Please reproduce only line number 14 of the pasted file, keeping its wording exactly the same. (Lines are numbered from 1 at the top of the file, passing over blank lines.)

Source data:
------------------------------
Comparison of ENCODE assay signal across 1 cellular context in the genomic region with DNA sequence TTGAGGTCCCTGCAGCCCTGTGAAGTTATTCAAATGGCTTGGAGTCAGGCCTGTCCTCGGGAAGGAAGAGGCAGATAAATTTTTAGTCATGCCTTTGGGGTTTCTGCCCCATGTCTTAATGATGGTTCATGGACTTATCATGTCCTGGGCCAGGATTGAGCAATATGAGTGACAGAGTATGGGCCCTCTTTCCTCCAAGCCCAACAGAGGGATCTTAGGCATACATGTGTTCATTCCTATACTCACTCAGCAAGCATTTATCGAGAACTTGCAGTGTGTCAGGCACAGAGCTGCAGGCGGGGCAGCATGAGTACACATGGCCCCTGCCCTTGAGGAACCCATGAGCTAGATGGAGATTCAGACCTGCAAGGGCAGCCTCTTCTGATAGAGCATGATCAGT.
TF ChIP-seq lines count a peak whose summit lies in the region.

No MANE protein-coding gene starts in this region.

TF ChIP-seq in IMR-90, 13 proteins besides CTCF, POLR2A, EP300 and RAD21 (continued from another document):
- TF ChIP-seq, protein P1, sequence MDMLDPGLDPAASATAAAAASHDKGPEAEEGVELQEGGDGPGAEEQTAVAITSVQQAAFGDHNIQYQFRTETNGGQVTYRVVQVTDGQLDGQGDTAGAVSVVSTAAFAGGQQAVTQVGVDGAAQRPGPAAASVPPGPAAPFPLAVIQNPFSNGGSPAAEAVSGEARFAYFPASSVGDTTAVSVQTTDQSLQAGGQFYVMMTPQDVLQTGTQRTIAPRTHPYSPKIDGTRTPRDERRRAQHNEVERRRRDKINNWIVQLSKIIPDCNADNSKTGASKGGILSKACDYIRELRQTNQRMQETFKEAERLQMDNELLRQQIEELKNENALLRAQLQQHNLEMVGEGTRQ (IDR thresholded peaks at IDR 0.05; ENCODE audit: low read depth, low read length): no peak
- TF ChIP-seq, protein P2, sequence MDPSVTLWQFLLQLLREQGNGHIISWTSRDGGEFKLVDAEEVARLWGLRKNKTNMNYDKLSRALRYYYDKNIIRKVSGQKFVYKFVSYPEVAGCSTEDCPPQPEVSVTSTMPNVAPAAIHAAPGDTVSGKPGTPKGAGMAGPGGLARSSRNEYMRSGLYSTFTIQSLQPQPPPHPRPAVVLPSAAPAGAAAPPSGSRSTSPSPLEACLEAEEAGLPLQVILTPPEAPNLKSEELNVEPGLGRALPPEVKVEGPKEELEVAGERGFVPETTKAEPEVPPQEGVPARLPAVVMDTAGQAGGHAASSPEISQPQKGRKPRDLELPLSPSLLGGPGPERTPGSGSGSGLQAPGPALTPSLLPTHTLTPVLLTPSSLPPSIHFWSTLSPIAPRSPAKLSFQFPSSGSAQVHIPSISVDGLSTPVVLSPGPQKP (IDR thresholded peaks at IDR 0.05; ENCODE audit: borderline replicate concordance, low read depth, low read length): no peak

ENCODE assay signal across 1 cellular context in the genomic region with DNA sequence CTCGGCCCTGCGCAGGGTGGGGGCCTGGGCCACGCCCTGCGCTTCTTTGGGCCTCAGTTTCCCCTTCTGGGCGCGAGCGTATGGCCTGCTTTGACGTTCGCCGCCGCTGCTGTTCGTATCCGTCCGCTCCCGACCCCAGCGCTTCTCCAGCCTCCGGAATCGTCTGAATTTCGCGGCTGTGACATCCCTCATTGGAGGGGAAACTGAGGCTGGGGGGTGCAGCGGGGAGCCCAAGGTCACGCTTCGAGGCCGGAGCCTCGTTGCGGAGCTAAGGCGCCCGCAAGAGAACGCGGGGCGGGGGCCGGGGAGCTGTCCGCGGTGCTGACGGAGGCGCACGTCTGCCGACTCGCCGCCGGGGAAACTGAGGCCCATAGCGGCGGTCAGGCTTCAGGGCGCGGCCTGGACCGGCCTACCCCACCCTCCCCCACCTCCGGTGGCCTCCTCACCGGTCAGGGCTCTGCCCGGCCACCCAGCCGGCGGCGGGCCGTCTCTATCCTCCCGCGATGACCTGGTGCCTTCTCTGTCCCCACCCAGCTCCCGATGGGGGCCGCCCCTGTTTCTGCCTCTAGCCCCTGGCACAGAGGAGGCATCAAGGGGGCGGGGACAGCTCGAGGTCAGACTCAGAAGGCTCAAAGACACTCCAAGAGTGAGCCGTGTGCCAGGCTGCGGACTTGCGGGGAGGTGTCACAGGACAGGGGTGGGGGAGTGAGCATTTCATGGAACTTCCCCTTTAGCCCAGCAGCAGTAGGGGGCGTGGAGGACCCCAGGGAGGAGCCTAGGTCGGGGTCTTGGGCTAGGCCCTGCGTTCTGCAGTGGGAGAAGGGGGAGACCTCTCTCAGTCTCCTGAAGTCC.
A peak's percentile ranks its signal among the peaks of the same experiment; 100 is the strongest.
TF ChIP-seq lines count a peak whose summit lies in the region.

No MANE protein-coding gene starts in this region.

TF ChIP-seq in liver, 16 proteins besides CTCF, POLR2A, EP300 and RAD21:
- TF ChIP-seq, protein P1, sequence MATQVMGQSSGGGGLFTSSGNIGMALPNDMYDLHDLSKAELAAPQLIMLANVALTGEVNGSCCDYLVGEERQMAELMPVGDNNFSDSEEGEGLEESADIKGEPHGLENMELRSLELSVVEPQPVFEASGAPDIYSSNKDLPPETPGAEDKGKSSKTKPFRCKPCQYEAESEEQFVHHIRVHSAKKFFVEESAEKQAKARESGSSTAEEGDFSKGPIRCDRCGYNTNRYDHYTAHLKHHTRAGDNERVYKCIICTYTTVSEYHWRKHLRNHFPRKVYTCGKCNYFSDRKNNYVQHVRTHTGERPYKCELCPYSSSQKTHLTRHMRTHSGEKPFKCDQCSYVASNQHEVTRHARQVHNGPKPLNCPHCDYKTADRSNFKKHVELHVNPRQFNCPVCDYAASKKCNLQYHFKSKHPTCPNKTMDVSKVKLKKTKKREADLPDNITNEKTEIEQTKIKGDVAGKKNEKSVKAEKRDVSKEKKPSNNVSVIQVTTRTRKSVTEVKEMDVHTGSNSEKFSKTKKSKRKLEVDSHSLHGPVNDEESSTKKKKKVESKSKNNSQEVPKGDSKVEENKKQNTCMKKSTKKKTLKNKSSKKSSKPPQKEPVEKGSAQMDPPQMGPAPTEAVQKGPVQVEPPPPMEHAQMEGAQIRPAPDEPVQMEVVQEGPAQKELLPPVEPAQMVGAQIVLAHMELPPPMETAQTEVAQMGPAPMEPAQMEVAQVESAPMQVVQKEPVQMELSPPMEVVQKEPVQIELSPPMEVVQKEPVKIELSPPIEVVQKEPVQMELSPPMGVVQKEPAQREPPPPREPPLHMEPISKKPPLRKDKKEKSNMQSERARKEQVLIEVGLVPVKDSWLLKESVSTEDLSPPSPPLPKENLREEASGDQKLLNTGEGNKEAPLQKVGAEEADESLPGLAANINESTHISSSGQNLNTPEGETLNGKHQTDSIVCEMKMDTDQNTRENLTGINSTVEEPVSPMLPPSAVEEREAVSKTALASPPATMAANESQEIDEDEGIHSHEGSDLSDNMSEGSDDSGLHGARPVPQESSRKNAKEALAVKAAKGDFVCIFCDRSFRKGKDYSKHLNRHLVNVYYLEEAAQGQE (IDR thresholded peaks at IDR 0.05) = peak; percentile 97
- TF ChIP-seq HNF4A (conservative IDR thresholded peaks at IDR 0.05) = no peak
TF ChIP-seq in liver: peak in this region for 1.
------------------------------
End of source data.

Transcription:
TF ChIP-seq in liver: peak in this region for 1.